Almost thirty Dutch singers have called in an open letter that there should be more opportunities for artists to report sexually transgressive behavior and that men in the music industry receive training on this subject. The letter is an initiative of singers Linde Schöne, Laura Jansen and Aafke Romeijn and was signed by Claudia de Breij, Glennis Grace and Hadewych Minis, among others.
The singers come up with the call in response to the BOOS revelations about The Voice of Holland† Former musical director of the program Jeroen Rietbergen, coach Ali B and a director are accused of sexually transgressive behaviour.
‘Hand on your buttock’
The singers emphasize that sexually transgressive behavior regularly occurs in the music industry. “Almost every one of us has one or more stories to tell. About the producer who suddenly pulled out his dick, or the manager fifteen years older who entered into a relationship with you when you were eighteen. The fellow artist who put his hand on your buttocks.” The radio producer who made inappropriate comments. Or the talent show coach who suddenly came after you.”
What exactly is going on at The Voice? Watch it in the video:
In the letter they speak about the pressure that starting artists are under and how this is being abused. “Singer, that’s one of those professions that you dream of as a little girl (…) Not ten for you, but a thousand others and you feel that when you first enter the music industry. The Voice is, a studio session with an established name, or with a record company: your first big chance immediately feels like your only big chance.”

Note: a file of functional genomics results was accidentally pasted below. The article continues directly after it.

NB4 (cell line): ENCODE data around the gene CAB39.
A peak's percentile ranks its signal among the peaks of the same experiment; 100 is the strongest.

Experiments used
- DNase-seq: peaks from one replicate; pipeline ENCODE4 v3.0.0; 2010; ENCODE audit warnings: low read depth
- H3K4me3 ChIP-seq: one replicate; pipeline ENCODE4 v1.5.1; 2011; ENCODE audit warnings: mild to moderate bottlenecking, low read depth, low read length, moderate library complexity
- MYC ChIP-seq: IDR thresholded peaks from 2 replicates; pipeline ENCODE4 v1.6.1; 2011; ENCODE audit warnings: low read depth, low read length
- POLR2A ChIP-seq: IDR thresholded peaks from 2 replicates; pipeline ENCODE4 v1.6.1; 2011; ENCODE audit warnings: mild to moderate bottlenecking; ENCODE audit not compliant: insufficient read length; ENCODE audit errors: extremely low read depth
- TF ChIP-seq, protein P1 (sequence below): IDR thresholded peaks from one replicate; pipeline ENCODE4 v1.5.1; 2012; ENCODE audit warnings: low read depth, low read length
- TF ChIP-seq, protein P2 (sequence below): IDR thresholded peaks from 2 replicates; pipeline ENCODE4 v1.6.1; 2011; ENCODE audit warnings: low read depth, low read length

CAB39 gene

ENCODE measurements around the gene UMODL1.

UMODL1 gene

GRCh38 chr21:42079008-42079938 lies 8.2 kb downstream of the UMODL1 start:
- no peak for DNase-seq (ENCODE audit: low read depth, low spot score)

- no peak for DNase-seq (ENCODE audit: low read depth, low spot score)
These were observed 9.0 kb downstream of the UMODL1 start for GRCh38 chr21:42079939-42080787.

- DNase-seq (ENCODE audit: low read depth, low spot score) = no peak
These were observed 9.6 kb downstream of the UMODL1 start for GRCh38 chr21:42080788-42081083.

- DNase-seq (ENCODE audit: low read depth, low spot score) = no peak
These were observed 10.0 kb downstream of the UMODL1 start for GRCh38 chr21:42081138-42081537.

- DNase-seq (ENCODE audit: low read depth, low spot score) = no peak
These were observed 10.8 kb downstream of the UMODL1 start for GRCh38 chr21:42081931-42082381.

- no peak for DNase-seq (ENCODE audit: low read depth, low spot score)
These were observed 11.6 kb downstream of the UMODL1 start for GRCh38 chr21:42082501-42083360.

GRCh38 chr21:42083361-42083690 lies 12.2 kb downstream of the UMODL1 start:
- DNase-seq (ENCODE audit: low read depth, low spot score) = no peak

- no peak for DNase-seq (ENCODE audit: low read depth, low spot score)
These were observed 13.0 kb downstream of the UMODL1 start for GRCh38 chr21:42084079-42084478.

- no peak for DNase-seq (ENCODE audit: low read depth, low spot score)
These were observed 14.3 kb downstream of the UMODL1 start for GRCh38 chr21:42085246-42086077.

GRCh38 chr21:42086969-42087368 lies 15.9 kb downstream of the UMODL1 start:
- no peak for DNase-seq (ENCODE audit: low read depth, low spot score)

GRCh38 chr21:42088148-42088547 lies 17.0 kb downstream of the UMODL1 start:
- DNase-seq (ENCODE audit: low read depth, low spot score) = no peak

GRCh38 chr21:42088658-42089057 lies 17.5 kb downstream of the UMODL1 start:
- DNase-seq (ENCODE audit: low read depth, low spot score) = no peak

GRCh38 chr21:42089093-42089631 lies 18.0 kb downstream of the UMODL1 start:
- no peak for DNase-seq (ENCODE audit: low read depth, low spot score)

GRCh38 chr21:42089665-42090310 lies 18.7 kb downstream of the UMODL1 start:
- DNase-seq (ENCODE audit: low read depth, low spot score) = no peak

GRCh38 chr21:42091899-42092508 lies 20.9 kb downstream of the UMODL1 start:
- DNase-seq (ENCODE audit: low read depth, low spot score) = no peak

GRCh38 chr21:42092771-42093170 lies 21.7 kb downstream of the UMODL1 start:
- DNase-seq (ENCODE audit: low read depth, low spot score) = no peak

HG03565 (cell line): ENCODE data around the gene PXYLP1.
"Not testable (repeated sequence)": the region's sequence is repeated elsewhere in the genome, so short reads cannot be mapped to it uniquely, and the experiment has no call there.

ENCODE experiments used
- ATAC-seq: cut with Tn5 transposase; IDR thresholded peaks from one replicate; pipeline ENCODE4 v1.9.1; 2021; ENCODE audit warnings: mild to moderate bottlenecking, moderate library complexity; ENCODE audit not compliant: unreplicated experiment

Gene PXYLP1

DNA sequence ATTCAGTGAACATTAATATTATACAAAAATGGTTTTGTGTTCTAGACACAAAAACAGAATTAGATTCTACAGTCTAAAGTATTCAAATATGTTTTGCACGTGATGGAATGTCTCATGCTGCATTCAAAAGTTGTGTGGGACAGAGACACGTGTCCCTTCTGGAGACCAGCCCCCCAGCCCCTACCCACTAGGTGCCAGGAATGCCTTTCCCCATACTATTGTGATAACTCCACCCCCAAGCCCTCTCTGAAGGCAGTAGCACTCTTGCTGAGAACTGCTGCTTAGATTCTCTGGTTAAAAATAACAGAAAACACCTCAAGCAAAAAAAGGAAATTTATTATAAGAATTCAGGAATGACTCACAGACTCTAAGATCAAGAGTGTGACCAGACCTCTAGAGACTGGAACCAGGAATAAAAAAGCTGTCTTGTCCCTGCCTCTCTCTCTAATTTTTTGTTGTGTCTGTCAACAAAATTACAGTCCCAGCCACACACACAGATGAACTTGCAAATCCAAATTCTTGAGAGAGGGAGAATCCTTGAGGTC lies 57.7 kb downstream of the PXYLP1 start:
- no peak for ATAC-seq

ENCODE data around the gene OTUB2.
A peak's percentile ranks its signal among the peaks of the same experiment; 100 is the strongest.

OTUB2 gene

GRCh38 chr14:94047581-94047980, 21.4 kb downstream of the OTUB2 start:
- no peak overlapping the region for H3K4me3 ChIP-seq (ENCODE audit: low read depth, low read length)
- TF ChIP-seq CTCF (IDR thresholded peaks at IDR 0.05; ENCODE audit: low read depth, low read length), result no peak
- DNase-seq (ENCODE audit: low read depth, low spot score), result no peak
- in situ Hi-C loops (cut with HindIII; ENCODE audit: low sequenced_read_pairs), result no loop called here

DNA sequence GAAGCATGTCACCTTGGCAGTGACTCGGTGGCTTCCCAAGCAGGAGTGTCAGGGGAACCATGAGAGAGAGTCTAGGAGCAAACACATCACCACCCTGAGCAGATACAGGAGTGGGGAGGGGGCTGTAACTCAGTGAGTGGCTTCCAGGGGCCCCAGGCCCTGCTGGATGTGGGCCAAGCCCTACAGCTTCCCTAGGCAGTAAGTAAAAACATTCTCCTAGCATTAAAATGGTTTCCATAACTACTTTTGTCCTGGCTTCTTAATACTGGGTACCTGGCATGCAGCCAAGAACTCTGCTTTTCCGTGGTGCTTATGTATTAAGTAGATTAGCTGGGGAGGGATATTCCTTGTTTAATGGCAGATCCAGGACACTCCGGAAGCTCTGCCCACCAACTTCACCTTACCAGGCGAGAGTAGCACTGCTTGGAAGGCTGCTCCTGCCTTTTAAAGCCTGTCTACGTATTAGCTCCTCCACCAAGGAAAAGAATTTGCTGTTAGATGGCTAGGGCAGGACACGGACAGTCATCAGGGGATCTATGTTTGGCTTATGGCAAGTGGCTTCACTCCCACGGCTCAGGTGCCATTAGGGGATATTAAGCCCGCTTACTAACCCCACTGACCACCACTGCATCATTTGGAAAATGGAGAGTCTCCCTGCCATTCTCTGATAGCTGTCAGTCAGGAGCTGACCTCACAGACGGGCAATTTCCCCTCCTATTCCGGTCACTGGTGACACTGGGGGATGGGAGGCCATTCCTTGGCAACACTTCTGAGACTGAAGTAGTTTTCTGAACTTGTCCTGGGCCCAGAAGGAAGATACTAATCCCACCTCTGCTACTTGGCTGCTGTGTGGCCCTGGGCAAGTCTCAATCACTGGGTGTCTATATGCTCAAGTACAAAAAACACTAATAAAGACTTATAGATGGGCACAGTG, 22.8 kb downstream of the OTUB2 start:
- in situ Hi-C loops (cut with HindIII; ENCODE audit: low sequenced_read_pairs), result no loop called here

Fear of image damage
The women give three reasons why Hofman’s broadcast was necessary to address sexually transgressive behaviour. First, some women don’t dare to talk because they don’t want to relive the pain. “To have to bring those traumas back up at a later moment is super intense.”
There is also the fear of reputational damage, they say. “If a singer once publicly talks about sexual violence that happened to her, she will be asked about it again during every subsequent interview. And before you know it you are ‘that singer who was once abused’, or worse, ‘that singer’. sour feminist”.
There is also the fear that the victims will not be believed. “What the BOOS documentary did was expose a version of reality that most men cannot see and that until now they could easily ignore,” they write. “We understand that that is shocking. We were also in shock when we first experienced this. Unfortunately, there was no screen and no documentary maker with us.”
The cultural and creative sector already has its own reporting point for abuses: Mores. However, the singers want a more extensive reporting point, they say in the letter. Co-initiator of the letter Romeijn calls Mores “a very nice initiative, but until now they have only been financed by the creative funds (including the Performing Arts Fund, ed.) and we would like it to be independent and that there is enough funding available to ensure that people can come here 24/7.”
In addition to an improved reporting center for the industry, the singers also want independent confidants to come to, among other things, the record labels and that beginning artists are informed about the possibilities where they can sound the alarm. They also believe that men within the industry should be given training about sexually transgressive behaviour.
“Probably this won’t solve the problem yet, but at least it’s a start. Something to ensure that the girl who is currently singing with her brush in front of the mirror doesn’t have to go through the same shit that we do .”
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